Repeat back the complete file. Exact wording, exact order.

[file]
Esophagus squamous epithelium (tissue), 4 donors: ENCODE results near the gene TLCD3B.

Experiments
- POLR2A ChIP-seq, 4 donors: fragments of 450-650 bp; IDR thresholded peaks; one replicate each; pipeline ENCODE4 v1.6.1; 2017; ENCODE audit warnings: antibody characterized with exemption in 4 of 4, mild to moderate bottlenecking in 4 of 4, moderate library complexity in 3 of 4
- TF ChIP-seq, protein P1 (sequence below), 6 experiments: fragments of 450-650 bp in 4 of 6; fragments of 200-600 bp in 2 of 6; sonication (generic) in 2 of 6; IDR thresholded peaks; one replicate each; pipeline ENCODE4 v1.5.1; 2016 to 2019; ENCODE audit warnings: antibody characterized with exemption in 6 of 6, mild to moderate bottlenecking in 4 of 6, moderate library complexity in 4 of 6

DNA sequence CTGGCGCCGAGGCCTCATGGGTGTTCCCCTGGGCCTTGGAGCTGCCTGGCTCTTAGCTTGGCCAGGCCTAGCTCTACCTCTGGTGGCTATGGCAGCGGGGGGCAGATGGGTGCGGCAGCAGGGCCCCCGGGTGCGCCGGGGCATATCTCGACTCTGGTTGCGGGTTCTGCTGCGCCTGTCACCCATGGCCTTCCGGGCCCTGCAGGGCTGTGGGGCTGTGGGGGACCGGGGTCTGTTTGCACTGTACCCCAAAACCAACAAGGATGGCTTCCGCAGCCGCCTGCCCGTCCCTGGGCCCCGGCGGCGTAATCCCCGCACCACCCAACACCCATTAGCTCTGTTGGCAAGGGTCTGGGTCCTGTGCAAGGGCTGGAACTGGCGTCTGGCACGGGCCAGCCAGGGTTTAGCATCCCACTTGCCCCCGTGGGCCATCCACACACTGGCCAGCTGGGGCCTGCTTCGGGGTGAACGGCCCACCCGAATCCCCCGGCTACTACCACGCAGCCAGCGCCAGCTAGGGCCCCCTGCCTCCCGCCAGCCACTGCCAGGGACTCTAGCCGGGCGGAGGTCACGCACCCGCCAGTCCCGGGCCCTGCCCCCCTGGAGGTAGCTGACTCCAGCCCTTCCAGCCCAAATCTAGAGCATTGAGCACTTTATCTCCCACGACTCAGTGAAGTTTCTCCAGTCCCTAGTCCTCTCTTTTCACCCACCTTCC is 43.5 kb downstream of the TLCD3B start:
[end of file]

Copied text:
Esophagus squamous epithelium (tissue), 4 donors: ENCODE results near the gene TLCD3B.

Experiments
- POLR2A ChIP-seq, 4 donors: fragments of 450-650 bp; IDR thresholded peaks; one replicate each; pipeline ENCODE4 v1.6.1; 2017; ENCODE audit warnings: antibody characterized with exemption in 4 of 4, mild to moderate bottlenecking in 4 of 4, moderate library complexity in 3 of 4
- TF ChIP-seq, protein P1 (sequence below), 6 experiments: fragments of 450-650 bp in 4 of 6; fragments of 200-600 bp in 2 of 6; sonication (generic) in 2 of 6; IDR thresholded peaks; one replicate each; pipeline ENCODE4 v1.5.1; 2016 to 2019; ENCODE audit warnings: antibody characterized with exemption in 6 of 6, mild to moderate bottlenecking in 4 of 6, moderate library complexity in 4 of 6

DNA sequence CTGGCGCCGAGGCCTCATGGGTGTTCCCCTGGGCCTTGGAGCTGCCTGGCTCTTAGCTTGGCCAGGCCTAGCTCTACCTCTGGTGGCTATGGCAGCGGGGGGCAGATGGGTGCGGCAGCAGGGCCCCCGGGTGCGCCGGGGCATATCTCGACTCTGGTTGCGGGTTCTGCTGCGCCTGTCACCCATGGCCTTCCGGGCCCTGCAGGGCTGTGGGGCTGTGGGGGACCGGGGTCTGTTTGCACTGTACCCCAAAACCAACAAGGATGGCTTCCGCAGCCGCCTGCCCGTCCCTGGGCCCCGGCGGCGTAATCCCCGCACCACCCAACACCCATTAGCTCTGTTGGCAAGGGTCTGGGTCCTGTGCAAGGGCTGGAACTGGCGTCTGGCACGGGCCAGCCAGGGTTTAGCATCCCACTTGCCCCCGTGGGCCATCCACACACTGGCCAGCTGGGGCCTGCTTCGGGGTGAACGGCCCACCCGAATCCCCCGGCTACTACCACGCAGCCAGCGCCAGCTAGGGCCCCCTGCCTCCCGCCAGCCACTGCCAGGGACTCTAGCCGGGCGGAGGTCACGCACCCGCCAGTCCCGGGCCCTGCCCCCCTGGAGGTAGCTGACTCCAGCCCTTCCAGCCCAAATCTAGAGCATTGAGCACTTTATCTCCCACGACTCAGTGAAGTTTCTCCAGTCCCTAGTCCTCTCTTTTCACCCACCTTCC is 43.5 kb downstream of the TLCD3B start: